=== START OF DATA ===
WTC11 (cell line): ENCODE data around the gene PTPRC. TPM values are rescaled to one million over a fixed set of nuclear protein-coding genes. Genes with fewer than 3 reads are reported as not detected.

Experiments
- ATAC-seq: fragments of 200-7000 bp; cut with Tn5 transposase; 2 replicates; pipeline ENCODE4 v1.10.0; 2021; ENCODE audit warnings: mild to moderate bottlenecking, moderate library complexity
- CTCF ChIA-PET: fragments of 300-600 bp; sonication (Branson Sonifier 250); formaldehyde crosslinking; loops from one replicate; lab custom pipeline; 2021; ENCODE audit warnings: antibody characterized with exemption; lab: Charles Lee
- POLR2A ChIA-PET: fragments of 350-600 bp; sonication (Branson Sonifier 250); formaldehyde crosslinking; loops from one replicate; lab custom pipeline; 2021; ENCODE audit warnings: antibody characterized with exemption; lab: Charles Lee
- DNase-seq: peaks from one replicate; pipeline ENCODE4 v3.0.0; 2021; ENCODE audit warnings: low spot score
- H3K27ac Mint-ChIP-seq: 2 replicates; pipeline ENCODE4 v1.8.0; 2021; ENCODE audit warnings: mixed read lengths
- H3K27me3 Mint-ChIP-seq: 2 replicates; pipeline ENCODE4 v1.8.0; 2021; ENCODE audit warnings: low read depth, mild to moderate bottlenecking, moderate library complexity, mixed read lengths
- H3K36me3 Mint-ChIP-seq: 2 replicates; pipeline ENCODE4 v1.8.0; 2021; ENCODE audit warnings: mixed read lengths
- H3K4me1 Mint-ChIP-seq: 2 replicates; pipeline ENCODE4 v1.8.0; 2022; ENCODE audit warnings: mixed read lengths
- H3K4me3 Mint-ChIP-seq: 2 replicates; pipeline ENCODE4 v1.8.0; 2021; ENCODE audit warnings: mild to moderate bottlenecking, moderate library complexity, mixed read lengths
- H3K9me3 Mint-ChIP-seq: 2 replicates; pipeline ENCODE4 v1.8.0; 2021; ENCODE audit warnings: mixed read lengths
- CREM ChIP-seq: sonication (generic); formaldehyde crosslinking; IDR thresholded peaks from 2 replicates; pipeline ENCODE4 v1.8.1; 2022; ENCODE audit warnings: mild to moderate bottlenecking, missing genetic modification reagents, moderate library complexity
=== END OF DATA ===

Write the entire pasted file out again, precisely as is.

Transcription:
WTC11 (cell line): ENCODE data around the gene PTPRC. TPM values are rescaled to one million over a fixed set of nuclear protein-coding genes. Genes with fewer than 3 reads are reported as not detected.

Experiments
- ATAC-seq: fragments of 200-7000 bp; cut with Tn5 transposase; 2 replicates; pipeline ENCODE4 v1.10.0; 2021; ENCODE audit warnings: mild to moderate bottlenecking, moderate library complexity
- CTCF ChIA-PET: fragments of 300-600 bp; sonication (Branson Sonifier 250); formaldehyde crosslinking; loops from one replicate; lab custom pipeline; 2021; ENCODE audit warnings: antibody characterized with exemption; lab: Charles Lee
- POLR2A ChIA-PET: fragments of 350-600 bp; sonication (Branson Sonifier 250); formaldehyde crosslinking; loops from one replicate; lab custom pipeline; 2021; ENCODE audit warnings: antibody characterized with exemption; lab: Charles Lee
- DNase-seq: peaks from one replicate; pipeline ENCODE4 v3.0.0; 2021; ENCODE audit warnings: low spot score
- H3K27ac Mint-ChIP-seq: 2 replicates; pipeline ENCODE4 v1.8.0; 2021; ENCODE audit warnings: mixed read lengths
- H3K27me3 Mint-ChIP-seq: 2 replicates; pipeline ENCODE4 v1.8.0; 2021; ENCODE audit warnings: low read depth, mild to moderate bottlenecking, moderate library complexity, mixed read lengths
- H3K36me3 Mint-ChIP-seq: 2 replicates; pipeline ENCODE4 v1.8.0; 2021; ENCODE audit warnings: mixed read lengths
- H3K4me1 Mint-ChIP-seq: 2 replicates; pipeline ENCODE4 v1.8.0; 2022; ENCODE audit warnings: mixed read lengths
- H3K4me3 Mint-ChIP-seq: 2 replicates; pipeline ENCODE4 v1.8.0; 2021; ENCODE audit warnings: mild to moderate bottlenecking, moderate library complexity, mixed read lengths
- H3K9me3 Mint-ChIP-seq: 2 replicates; pipeline ENCODE4 v1.8.0; 2021; ENCODE audit warnings: mixed read lengths
- CREM ChIP-seq: sonication (generic); formaldehyde crosslinking; IDR thresholded peaks from 2 replicates; pipeline ENCODE4 v1.8.1; 2022; ENCODE audit warnings: mild to moderate bottlenecking, missing genetic modification reagents, moderate library complexity